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See this question (http://boardgames.stackexchange.com/questions/348/games-that-play-well-with-a-wide-range-of-different-numbers-of-players) which I'd have thought was clearly not suitable for a SE site, but which has been left open, with many upvotes and answers.

This question (http://boardgames.stackexchange.com/questions/4322/how-can-i-find-games-based-on-caesars-campaigns-in-gaul-and-britannia) was closed and had to be edited before it was re-opened, even though it was very specific and had a really limited quantity of objective answers.

So, has the "policy" been worked out, and the only real difference between these questions is the time they were asked, and questions like the first one are only here because of historical reasons?

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There are definitely historical artifacts floating around that would probably be closed quickly today. I go through more or less monthly and delete some old closed questions, and then close some old list questions so they will all eventually be addressed. It's not a fun task, I don't particularly enjoy it; instead I focus on ensuring that new questions are of sufficient quality.

If you wish to speed the process, feel free to flag them, this will "force" a decision quicker.

In terms of what is acceptable, please see the FAQ. There is a lot of good info there as well as links to some worthwhile blog posts that set out to explain the "StackExchange Way".

Two reasons that most list questions get closed is that every answer is equally valid or that you could imagine a book being required to fully answer the question.

Subjective questions are allowed. (This seems to be a common misconception)

The definitive guidance is the blog post Good Subjective, Bad Subjective. A list question would have to be very carefully worded to avoid the six pitfalls listed there. In particular:

  • Great subjective questions inspire answers that explain “why” and “how”
  • Great subjective questions tend to have long, not short, answers.

We do not want questions that lead to an endless list of just game names. That is not interesting, people will be voting for the game and not for the best answer. Back when we had many more list questions it got to be a race to be the first person to mention Dominion as you could rack up quite a bit of rep. Is Dominion the best game for all occasions or is it more likely that it is a very popular accessible game that everyone knows?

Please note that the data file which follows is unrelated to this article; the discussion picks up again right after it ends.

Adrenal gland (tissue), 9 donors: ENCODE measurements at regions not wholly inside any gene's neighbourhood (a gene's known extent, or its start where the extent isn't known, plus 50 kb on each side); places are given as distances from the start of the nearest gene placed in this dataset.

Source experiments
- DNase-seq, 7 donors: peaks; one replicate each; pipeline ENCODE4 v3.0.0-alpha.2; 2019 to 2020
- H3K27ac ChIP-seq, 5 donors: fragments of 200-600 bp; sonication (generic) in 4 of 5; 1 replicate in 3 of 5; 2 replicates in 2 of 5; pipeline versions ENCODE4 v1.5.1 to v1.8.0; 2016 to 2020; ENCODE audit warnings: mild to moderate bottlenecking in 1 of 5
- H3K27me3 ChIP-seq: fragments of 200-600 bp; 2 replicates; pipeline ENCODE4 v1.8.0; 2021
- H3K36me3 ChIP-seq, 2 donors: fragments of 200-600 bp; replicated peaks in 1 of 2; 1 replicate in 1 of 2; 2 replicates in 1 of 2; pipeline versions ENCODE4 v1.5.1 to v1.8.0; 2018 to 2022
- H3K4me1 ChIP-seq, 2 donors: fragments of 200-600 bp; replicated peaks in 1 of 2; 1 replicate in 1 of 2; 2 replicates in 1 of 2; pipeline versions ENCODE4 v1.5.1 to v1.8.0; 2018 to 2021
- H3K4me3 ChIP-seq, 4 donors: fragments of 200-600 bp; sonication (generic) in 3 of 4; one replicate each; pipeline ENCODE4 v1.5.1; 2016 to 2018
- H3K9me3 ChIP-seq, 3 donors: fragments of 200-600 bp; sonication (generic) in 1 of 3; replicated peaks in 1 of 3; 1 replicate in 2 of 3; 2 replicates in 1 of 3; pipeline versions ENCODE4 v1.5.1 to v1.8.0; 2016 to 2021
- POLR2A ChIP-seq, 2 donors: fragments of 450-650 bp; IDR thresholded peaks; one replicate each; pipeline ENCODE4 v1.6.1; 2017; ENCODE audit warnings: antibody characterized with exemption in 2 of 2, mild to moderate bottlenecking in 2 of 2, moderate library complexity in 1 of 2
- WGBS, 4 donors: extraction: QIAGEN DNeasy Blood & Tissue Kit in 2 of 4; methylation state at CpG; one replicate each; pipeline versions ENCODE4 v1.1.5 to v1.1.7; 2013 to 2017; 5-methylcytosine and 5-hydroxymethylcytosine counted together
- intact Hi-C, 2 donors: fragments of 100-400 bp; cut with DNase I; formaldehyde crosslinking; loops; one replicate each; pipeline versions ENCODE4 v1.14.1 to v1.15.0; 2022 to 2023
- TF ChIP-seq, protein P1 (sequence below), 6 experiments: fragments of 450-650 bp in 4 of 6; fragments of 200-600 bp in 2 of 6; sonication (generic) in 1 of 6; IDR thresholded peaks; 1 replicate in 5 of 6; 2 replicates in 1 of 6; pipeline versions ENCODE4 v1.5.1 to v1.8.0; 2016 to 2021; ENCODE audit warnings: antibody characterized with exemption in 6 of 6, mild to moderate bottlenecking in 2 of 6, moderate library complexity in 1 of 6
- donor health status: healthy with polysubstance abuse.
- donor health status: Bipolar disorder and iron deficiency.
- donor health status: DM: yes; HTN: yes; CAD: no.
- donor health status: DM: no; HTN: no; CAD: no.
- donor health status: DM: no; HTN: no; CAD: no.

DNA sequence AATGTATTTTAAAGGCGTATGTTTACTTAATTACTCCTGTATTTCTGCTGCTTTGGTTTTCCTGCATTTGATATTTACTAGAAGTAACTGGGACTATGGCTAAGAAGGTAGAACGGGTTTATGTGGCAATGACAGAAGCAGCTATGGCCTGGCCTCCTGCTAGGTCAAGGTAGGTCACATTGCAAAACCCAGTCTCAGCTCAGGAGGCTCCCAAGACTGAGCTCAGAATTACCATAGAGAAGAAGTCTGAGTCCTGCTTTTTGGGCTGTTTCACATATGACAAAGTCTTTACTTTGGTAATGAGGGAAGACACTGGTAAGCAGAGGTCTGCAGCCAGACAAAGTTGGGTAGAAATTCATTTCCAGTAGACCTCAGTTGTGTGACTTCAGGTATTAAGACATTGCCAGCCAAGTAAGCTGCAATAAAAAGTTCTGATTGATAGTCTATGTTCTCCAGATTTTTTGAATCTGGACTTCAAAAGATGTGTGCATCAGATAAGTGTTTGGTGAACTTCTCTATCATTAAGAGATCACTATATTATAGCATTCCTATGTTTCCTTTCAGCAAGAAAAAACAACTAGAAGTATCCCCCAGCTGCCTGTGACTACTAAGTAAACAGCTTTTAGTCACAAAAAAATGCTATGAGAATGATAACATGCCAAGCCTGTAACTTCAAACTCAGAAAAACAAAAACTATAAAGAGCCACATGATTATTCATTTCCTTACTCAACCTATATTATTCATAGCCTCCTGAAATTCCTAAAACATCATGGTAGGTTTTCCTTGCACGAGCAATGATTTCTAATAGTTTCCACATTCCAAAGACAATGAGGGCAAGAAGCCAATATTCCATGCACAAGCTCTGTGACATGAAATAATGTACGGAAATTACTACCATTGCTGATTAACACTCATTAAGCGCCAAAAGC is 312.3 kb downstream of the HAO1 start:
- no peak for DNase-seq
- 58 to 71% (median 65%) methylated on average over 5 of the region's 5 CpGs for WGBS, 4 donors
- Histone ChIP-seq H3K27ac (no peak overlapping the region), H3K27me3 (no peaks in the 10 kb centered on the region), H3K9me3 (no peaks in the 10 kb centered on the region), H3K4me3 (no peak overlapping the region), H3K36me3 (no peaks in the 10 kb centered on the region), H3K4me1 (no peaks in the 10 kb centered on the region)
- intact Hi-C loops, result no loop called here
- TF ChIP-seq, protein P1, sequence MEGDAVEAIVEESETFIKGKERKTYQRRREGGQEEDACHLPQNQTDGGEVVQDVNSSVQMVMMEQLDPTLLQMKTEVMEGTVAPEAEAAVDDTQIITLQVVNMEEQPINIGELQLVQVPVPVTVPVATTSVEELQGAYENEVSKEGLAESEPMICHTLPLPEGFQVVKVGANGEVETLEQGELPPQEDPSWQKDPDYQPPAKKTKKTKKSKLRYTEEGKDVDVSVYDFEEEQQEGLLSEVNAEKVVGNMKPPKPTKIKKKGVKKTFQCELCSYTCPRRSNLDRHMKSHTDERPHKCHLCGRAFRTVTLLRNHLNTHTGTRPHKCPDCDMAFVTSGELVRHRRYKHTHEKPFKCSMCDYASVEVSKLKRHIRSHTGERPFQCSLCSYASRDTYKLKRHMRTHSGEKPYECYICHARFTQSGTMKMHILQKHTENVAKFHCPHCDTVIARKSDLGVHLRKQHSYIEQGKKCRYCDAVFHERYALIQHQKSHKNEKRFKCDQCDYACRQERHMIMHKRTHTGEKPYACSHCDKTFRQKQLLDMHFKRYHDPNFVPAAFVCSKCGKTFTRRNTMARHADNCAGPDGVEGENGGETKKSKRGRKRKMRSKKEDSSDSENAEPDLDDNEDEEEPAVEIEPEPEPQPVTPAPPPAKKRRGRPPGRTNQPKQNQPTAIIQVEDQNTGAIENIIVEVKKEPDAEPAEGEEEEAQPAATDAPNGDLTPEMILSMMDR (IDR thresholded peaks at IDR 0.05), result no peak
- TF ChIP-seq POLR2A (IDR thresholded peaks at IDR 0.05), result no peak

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  • the "infinite list of X" is definitely to be avoided, though there is some subtlety around very narrow and highly specialized lists, which can be OK provided the answers a) explain why and b) are indeed limited by some natural factor other than "hey, I have an opinion about this too!" – Jeff Atwood Sep 24 '11 at 9:35
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List questions are frowned upon here, because they tend to "break down" into either trivia, or "all answers are equally acceptable." So if you ask a list question, there ought to be a pretty good reason.

  1. The list should be relatively short.
  2. The list should contain the answer to an actual problem.
  3. The usefulness of the list in solving the problem should be apparent from the context.

Example question: What are games with tiles that a blind person can play by feeling the indentations? Offhand, I can think of dominoes and mah jongg, maybe a few others. Does the list serve a purpose? If you, or a friend of yours is blind, yes. The answer has an objective criterion regarding which games' tiles are "feelable," and thereby accessible to a blind person.

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